- The Washington Times - Wednesday, June 18, 2003

JERUSALEM — Israel yesterday threatened retaliation for a Palestinian ambush that killed an Israeli girl and wounded her sister, just minutes after the Palestinian prime minister finished meeting with leaders of militant groups in a failed effort to persuade them to stop attacks.

As part of a cease-fire package, Palestinian Prime Minister Mahmoud Abbas offered the terrorist Hamas group a political role in his government, a participant in the talks said, but no agreement was reached.

Two groups — the Al Aqsa Martyrs Brigade, linked to Mr. Abbas’ mainstream Fatah movement, and the Popular Front for the Liberation of Palestine-General Command, headed by Ahmed Jibril — claimed responsibility for the shooting late Tuesday.

The shooting threatened to ignite another round of attacks and retaliation and further endanger the U.S.-backed “road map” peace plan, as Secretary of State Colin L. Powell plans to travel to the region over the weekend for high-level talks aimed at salvaging the plan.

“The Palestinian Authority is talking with everybody, is talking with the Hamas, is talking with the Americans, talking and talking and doing nothing in order to stop this bloodshed,” Israeli spokesman Avi Pazner said yesterday. “If the Palestinian Authority continues to do nothing, we will take all appropriate action to make this bloodshed stop.”

The shooting took place just inside Israel, close to the West Bank town of Qalqiliya. The military said gunmen used a water passage to get around a protective wall between the West Bank and a main north-south highway and opened fire on the car, carrying a family of eight. The assailant then escaped back into the town.

A 7-year-old girl, Noam Leibowitz, was killed and her 5-year-old sister was seriously wounded. Two other family members, a child and grandfather, were slightly wounded, the military and rescue workers said.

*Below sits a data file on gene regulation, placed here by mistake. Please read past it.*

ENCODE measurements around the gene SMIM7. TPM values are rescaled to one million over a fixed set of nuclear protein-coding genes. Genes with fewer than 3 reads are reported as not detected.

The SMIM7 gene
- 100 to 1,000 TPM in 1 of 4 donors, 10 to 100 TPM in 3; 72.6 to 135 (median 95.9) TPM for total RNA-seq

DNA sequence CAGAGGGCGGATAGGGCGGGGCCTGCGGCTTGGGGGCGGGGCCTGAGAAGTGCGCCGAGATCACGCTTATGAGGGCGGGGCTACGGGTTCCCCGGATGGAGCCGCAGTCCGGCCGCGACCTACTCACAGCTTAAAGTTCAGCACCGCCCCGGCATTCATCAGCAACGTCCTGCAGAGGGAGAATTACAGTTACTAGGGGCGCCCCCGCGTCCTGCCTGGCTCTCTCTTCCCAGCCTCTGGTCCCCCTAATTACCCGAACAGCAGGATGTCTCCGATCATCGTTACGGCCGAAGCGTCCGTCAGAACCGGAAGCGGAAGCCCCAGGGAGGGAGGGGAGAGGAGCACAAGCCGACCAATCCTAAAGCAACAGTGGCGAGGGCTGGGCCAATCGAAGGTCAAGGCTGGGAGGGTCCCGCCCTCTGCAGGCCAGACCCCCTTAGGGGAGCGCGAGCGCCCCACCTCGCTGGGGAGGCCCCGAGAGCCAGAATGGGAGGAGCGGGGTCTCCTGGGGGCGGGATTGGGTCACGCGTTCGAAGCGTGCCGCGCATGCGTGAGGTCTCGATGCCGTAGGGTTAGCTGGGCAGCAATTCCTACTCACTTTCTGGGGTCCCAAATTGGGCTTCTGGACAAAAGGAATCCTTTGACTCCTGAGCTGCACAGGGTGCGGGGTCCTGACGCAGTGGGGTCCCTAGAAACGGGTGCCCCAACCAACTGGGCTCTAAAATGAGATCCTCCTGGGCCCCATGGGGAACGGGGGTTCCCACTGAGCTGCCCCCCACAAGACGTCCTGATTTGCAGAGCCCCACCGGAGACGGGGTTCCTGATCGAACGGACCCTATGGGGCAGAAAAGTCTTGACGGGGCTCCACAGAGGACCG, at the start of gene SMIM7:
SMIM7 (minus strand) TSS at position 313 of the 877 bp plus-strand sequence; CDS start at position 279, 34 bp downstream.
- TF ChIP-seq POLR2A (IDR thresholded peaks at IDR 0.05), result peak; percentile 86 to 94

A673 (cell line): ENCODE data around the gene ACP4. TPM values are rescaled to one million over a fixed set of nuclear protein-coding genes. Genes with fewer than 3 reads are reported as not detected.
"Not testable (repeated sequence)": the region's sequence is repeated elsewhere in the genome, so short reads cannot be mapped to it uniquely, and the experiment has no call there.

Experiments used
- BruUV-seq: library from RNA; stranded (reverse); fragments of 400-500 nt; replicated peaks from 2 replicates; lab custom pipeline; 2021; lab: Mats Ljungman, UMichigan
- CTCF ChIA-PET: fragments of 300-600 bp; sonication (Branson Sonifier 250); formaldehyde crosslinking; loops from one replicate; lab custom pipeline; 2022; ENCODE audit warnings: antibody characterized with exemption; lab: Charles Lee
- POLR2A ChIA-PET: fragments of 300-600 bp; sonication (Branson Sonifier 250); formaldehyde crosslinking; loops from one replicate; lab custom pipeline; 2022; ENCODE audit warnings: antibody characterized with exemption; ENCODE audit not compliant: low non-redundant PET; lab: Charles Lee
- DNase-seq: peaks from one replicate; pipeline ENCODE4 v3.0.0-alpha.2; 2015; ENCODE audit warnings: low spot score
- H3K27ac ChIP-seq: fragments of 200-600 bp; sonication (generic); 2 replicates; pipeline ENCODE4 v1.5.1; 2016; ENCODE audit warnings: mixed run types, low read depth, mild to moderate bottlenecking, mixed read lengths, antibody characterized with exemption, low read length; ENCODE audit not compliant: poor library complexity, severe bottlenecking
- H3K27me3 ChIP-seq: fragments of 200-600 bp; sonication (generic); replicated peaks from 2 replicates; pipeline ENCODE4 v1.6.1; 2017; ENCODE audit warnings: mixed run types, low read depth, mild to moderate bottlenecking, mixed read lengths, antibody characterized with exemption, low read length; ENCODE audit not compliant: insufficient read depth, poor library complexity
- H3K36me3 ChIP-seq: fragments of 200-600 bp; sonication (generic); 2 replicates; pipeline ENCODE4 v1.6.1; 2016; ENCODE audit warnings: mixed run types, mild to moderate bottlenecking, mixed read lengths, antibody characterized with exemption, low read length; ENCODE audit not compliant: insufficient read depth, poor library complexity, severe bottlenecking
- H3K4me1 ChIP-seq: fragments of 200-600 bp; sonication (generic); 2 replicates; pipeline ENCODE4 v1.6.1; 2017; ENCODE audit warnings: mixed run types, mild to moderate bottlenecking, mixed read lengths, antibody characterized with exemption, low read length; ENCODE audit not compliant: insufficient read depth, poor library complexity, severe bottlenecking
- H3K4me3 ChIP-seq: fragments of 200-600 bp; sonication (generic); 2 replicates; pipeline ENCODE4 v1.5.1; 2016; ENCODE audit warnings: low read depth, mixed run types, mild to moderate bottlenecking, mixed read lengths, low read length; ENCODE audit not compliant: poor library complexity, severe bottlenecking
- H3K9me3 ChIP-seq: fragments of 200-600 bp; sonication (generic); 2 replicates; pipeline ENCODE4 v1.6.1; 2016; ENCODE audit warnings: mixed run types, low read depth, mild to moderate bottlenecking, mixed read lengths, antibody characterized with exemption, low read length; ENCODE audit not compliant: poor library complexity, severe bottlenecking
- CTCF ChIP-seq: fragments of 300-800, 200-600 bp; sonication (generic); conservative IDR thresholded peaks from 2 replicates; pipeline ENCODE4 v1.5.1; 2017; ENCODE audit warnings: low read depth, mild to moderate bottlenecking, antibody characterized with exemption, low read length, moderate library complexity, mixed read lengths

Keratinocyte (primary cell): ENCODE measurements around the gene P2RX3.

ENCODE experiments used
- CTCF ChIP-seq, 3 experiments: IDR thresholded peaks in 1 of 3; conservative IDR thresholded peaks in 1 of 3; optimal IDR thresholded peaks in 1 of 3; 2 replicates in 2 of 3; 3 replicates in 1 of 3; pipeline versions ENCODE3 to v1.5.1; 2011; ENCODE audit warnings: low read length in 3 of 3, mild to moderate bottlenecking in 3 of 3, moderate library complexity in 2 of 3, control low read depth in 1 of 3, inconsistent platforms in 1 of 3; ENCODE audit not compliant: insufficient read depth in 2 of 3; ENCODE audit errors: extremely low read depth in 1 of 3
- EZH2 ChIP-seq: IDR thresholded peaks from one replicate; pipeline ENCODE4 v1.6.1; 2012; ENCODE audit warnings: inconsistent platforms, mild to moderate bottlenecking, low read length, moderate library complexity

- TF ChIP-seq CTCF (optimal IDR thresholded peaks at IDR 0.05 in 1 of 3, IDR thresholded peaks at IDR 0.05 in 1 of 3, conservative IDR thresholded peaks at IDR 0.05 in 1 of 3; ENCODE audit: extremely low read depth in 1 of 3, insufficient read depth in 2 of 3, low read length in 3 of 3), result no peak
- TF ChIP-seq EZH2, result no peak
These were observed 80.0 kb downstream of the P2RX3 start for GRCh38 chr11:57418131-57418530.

The military imposed a curfew on Qalqiliya and searched for the gunmen.

The week after the June 4 introduction of the road map plan for an end to bloodshed and creation of a Palestinian state by 2005 was marred by Israeli air strikes and a Hamas suicide bombing in Jerusalem, killing and wounding scores on both sides.

A failed helicopter strike last week targeted Abdel Aziz Rantisi, a Hamas leader. Hamed Haboush, 45, a bystander wounded during the attack, died yesterday. He was the fourth person killed by the strike.

Until the highway ambush, however, there had been four days of relative calm, and the outline of a truce deal was taking shape in the intensive talks in Gaza. But there was no guarantee that either the terrorists or Israel would agree to the elements.

A key plank would be an Israeli pledge to stop killing terrorist leaders, sources close to the talks said. Hamas and other violent groups also demanded that Israel release thousands of Palestinian prisoners.

In exchange, the militants would declare a temporary cease-fire. Israelis charge that only would allow terrorists to regroup and rearm.

Israel has been demanding that a cease-fire be the first step of a crackdown to dismantle the groups. Israel TV reported Tuesday that Israel would accept a cease-fire of three to six weeks. Israel officials were not available comment.

Mr. Abbas says he will not order a crackdown and wants a voluntary cease-fire.

After three hours of talks Tuesday night in Gaza between Mr. Abbas and terrorist leaders, Ismail Abu Shanab of Hamas said the group’s officials were “still discussing this subject within the movement and have not yet made a final decision.”

Also yesterday, Palestinians said Israeli soldiers in a watchtower opened fire on a car from the Palestinian cellular-phone company in Gaza, wounding three workers, two seriously. The military had no immediate comment.

Overnight, Israeli forces blew up the home of a fugitive member of the Al Aqsa Martyrs Brigade near the West Bank town of Nablus.

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